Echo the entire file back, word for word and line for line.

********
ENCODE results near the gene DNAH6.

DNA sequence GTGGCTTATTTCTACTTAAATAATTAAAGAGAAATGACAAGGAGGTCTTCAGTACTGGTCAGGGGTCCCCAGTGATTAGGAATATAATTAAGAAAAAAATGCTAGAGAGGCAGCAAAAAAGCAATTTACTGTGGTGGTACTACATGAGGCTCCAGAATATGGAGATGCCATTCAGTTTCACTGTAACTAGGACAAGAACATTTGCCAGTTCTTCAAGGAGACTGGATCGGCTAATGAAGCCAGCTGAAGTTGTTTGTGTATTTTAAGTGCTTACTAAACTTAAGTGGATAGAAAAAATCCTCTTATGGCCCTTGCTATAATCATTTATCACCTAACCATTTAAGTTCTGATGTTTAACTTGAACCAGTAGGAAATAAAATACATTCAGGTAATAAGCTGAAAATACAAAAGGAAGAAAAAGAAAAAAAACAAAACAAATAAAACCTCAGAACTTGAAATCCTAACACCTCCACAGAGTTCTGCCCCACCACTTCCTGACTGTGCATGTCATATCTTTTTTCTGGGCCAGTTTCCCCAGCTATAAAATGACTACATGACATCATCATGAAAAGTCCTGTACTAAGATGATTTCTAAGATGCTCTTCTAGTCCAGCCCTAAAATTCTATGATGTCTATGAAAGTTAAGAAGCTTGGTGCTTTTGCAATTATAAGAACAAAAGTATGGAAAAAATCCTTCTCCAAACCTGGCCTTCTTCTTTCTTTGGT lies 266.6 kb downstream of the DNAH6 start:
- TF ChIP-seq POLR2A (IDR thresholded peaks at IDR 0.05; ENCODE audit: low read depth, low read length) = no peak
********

ENCODE results near the gene DNAH6.

DNA sequence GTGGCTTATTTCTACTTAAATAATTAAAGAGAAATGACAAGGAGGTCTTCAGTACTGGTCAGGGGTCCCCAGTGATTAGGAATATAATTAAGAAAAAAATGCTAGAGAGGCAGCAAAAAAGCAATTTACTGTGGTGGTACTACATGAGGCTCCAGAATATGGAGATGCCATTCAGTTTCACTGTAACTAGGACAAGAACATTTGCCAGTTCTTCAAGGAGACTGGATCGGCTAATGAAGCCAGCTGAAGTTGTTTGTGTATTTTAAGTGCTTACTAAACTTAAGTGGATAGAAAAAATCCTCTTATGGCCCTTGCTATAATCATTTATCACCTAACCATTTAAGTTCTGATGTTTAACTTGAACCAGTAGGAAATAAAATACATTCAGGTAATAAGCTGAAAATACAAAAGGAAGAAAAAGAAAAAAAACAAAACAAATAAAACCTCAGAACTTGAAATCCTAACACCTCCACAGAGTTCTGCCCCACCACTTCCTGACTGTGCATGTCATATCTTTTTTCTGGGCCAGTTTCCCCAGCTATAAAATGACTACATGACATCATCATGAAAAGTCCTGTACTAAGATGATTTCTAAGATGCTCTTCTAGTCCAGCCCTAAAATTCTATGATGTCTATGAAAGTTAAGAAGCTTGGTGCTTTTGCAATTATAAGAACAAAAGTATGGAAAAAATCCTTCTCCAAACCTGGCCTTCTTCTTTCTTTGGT lies 266.6 kb downstream of the DNAH6 start:
- TF ChIP-seq POLR2A (IDR thresholded peaks at IDR 0.05; ENCODE audit: low read depth, low read length) = no peak